These U of T students are 'pioneering' the autonomous vehicle of tomorrow

A self-driving car, built by a team of University of Toronto engineering and computer science students, is "pioneering" the future for how autonomous vehicles are designed.

The team's self-driving car, Zeus, won the 1st phase of an international driverless vehicle competition

These University of Toronto students are leading how driverless vehicles will be designed. (Submitted by University of Toronto)

A self-driving car, built by a group of University of Toronto engineering and computer science students, is "pioneering" the future for how autonomous vehicles will be designed. 

Their autonomous vehicle, named Zeus, won the first phase of the AutoDrive Challenge, an international driverless vehicle competition.

"We're elated, a little tired, but very happy that we made it through the competition," said Zachary Kroeze, the team's leader. 

The three-year long competition is designed to lead innovation in the burgeoning field of autonomous vehicles. 

The University of Toronto team's car outperformed seven others from Canada and the U.S., including an entry from the University of Waterloo, earlier this month.

The week-long competition, that wrapped last Saturday in Yuma, Ariz., required teams to test how their self-driving car could navigate an urban environment. 

Zeus, a self-driving car designed by a group of University of Toronto students, outperformed autonomous vehicles built by other teams. (Submitted by the University of Toronto)

Zeus was converted from a Chevrolet Bolt EV. The vehicle was provided by its manufacturer, General Motors.

The team equipped Zeus with around $200,000 worth of modifications that took them almost a year to perfect. The modifications included a 3D LiDar laser system that detects obstacles on the roadway and a camera that recognizes road signs and ground markings. 

"We can't just go with what the industry is doing," Liam Horrigan, the team's mechanical engineer, said. 

"There's issues, there's accidents and what not. Even the companies that are doing best are very, very secretive about what's going on, so it means that we're really pioneering this in a sense." 

This team of University of Toronto engineering and computer science students won the first phase of the AutoDrive Challenge. (Submitted by the University of Toronto)

The AutoDrive Challenge required each self-driving car to complete nine tasks, including geolocating 50 locations in the U.S., driving along a straight line, detecting and avoiding objects, and obeying road signs.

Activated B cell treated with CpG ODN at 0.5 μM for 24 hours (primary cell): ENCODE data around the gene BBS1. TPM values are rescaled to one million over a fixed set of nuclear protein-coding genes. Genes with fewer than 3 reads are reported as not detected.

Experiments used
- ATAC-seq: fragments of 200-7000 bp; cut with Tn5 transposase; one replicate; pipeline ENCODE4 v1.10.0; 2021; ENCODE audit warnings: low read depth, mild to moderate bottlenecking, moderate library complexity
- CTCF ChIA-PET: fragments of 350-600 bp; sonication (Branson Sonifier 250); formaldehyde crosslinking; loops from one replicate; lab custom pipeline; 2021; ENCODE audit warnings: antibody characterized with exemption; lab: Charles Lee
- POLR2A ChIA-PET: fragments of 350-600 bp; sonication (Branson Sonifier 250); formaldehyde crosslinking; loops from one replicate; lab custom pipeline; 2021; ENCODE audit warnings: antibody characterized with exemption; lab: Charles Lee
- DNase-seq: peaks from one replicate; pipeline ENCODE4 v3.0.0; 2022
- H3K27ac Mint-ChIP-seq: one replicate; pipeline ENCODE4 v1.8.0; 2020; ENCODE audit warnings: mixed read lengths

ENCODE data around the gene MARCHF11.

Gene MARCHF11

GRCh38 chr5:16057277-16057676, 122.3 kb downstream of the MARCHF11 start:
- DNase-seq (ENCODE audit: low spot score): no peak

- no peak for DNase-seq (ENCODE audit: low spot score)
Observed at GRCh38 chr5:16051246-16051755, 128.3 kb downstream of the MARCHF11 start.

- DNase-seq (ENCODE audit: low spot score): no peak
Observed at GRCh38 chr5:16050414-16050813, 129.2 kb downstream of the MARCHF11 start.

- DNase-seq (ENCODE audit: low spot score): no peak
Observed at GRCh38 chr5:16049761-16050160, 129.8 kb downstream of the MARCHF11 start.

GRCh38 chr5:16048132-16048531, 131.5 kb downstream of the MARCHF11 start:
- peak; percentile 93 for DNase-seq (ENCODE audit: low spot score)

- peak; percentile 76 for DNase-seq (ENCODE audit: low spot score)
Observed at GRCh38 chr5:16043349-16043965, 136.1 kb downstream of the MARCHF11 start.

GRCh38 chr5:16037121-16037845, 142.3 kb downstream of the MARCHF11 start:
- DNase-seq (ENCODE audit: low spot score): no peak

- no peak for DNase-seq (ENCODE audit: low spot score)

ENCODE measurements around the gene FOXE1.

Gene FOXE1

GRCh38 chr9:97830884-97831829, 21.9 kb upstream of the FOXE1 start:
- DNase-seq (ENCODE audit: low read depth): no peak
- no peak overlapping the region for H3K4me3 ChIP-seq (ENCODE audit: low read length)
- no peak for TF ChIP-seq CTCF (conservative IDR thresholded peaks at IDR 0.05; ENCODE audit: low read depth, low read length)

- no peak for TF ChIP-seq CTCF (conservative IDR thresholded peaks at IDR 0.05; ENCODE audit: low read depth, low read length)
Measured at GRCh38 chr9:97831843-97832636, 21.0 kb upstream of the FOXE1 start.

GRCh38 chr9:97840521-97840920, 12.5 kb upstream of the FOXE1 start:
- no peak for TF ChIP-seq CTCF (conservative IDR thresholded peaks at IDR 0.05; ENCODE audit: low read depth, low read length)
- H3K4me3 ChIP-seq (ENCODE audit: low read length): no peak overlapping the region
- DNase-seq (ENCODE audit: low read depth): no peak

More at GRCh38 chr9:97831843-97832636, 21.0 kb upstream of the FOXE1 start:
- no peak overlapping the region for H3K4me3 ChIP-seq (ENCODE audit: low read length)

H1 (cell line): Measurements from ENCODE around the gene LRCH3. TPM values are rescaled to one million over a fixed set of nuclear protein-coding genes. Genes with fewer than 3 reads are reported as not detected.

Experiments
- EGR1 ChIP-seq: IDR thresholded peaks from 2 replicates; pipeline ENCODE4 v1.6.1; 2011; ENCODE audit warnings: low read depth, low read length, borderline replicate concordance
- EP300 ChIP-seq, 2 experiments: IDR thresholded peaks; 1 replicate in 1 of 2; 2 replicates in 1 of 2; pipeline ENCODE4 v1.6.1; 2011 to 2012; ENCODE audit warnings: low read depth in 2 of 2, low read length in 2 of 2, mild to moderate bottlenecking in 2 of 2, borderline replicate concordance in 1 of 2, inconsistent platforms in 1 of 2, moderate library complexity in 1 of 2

Horrigan, 22, considers his teammates to be leaders in the field of self-driving cars, highlighting that big companies are far from finding solutions that allow these vehicles to perform well in cities.   

"We are really at the forefront, and we try to solve the problem ourselves," he said. 

The autonomous vehicle competition will continue for another two years. The goal is to develop cars that are capable of driving routes in urban areas by 2020. 

It's something that can take companies decades to build properly, Kroeze explained, noting how fast self-driving technology is currently advancing. 

The AutoDrive Challenge tested each team's self-driving vehicle on its ability to compete nine tasks. (Submitted by the University of Toronto)

Angela Schoellig, an aerospace professor at the University of Toronto, has coached the team from the beginning. She anticipates the next phase of the AutoDrive Challenge will test the students' design capabilities. 

"It's extremely challenging because the environment changes so much. We have snow, we have rain, there may be fog or other people in the way," she said.  

The University of Toronto team plans to update the car's software using their $30,000 prize, so it can handle more complex tasks, such as following a path between two points and bypassing moving objects. 

Kroeze wants Zeus to be able to handle pedestrians crossing the road by the end of the competition. 

With files from Philippe de Montigny